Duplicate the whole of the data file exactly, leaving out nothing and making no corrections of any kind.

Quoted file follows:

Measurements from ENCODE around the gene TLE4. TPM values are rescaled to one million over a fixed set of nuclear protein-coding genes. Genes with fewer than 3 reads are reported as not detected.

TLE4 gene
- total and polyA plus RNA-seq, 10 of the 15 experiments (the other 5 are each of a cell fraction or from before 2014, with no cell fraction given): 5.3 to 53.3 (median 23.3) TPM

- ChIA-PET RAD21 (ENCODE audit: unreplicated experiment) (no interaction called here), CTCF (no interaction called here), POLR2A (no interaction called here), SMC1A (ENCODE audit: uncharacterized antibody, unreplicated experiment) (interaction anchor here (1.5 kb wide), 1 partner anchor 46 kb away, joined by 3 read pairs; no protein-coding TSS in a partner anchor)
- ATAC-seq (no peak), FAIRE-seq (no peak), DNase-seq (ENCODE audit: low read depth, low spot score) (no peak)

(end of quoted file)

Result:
Measurements from ENCODE around the gene TLE4. TPM values are rescaled to one million over a fixed set of nuclear protein-coding genes. Genes with fewer than 3 reads are reported as not detected.

TLE4 gene
- total and polyA plus RNA-seq, 10 of the 15 experiments (the other 5 are each of a cell fraction or from before 2014, with no cell fraction given): 5.3 to 53.3 (median 23.3) TPM

- ChIA-PET RAD21 (ENCODE audit: unreplicated experiment) (no interaction called here), CTCF (no interaction called here), POLR2A (no interaction called here), SMC1A (ENCODE audit: uncharacterized antibody, unreplicated experiment) (interaction anchor here (1.5 kb wide), 1 partner anchor 46 kb away, joined by 3 read pairs; no protein-coding TSS in a partner anchor)
- ATAC-seq (no peak), FAIRE-seq (no peak), DNase-seq (ENCODE audit: low read depth, low spot score) (no peak)